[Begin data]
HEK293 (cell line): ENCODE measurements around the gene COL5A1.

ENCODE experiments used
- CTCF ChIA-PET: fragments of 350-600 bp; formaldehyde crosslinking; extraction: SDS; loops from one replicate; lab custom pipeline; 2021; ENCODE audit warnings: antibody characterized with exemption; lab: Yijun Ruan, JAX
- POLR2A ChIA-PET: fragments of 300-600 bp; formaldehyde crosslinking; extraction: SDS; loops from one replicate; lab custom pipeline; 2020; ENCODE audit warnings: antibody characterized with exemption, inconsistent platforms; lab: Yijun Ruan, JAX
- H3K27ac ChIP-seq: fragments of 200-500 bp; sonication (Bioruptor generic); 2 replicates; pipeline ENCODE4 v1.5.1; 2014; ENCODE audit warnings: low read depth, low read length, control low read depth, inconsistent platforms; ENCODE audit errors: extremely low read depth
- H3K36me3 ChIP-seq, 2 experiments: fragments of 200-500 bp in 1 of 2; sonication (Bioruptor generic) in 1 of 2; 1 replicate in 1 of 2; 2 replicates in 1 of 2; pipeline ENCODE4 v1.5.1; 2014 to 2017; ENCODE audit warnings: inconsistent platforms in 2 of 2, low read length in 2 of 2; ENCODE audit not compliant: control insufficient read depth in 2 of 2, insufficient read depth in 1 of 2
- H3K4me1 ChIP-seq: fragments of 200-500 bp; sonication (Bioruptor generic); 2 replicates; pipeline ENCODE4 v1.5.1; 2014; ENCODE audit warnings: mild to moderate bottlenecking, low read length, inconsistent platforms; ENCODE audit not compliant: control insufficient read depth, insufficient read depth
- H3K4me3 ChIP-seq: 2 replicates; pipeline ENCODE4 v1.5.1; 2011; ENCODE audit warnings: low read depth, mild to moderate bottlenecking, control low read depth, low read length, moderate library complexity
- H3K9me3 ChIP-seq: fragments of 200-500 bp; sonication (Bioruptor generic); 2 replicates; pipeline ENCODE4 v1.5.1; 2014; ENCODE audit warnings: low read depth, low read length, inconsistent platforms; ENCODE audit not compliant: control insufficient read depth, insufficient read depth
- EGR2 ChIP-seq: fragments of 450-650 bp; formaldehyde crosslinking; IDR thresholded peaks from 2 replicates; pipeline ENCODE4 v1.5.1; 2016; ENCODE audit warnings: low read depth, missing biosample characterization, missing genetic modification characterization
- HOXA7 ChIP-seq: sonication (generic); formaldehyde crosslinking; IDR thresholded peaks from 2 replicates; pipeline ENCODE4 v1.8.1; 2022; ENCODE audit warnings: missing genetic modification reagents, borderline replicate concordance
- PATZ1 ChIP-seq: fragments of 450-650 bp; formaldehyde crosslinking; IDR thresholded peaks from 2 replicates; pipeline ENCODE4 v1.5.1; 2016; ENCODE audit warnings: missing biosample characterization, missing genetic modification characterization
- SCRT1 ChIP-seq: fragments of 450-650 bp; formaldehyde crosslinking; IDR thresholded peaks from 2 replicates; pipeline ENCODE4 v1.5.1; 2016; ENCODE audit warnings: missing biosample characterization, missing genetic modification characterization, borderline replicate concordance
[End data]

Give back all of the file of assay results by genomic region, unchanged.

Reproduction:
HEK293 (cell line): ENCODE measurements around the gene COL5A1.

ENCODE experiments used
- CTCF ChIA-PET: fragments of 350-600 bp; formaldehyde crosslinking; extraction: SDS; loops from one replicate; lab custom pipeline; 2021; ENCODE audit warnings: antibody characterized with exemption; lab: Yijun Ruan, JAX
- POLR2A ChIA-PET: fragments of 300-600 bp; formaldehyde crosslinking; extraction: SDS; loops from one replicate; lab custom pipeline; 2020; ENCODE audit warnings: antibody characterized with exemption, inconsistent platforms; lab: Yijun Ruan, JAX
- H3K27ac ChIP-seq: fragments of 200-500 bp; sonication (Bioruptor generic); 2 replicates; pipeline ENCODE4 v1.5.1; 2014; ENCODE audit warnings: low read depth, low read length, control low read depth, inconsistent platforms; ENCODE audit errors: extremely low read depth
- H3K36me3 ChIP-seq, 2 experiments: fragments of 200-500 bp in 1 of 2; sonication (Bioruptor generic) in 1 of 2; 1 replicate in 1 of 2; 2 replicates in 1 of 2; pipeline ENCODE4 v1.5.1; 2014 to 2017; ENCODE audit warnings: inconsistent platforms in 2 of 2, low read length in 2 of 2; ENCODE audit not compliant: control insufficient read depth in 2 of 2, insufficient read depth in 1 of 2
- H3K4me1 ChIP-seq: fragments of 200-500 bp; sonication (Bioruptor generic); 2 replicates; pipeline ENCODE4 v1.5.1; 2014; ENCODE audit warnings: mild to moderate bottlenecking, low read length, inconsistent platforms; ENCODE audit not compliant: control insufficient read depth, insufficient read depth
- H3K4me3 ChIP-seq: 2 replicates; pipeline ENCODE4 v1.5.1; 2011; ENCODE audit warnings: low read depth, mild to moderate bottlenecking, control low read depth, low read length, moderate library complexity
- H3K9me3 ChIP-seq: fragments of 200-500 bp; sonication (Bioruptor generic); 2 replicates; pipeline ENCODE4 v1.5.1; 2014; ENCODE audit warnings: low read depth, low read length, inconsistent platforms; ENCODE audit not compliant: control insufficient read depth, insufficient read depth
- EGR2 ChIP-seq: fragments of 450-650 bp; formaldehyde crosslinking; IDR thresholded peaks from 2 replicates; pipeline ENCODE4 v1.5.1; 2016; ENCODE audit warnings: low read depth, missing biosample characterization, missing genetic modification characterization
- HOXA7 ChIP-seq: sonication (generic); formaldehyde crosslinking; IDR thresholded peaks from 2 replicates; pipeline ENCODE4 v1.8.1; 2022; ENCODE audit warnings: missing genetic modification reagents, borderline replicate concordance
- PATZ1 ChIP-seq: fragments of 450-650 bp; formaldehyde crosslinking; IDR thresholded peaks from 2 replicates; pipeline ENCODE4 v1.5.1; 2016; ENCODE audit warnings: missing biosample characterization, missing genetic modification characterization
- SCRT1 ChIP-seq: fragments of 450-650 bp; formaldehyde crosslinking; IDR thresholded peaks from 2 replicates; pipeline ENCODE4 v1.5.1; 2016; ENCODE audit warnings: missing biosample characterization, missing genetic modification characterization, borderline replicate concordance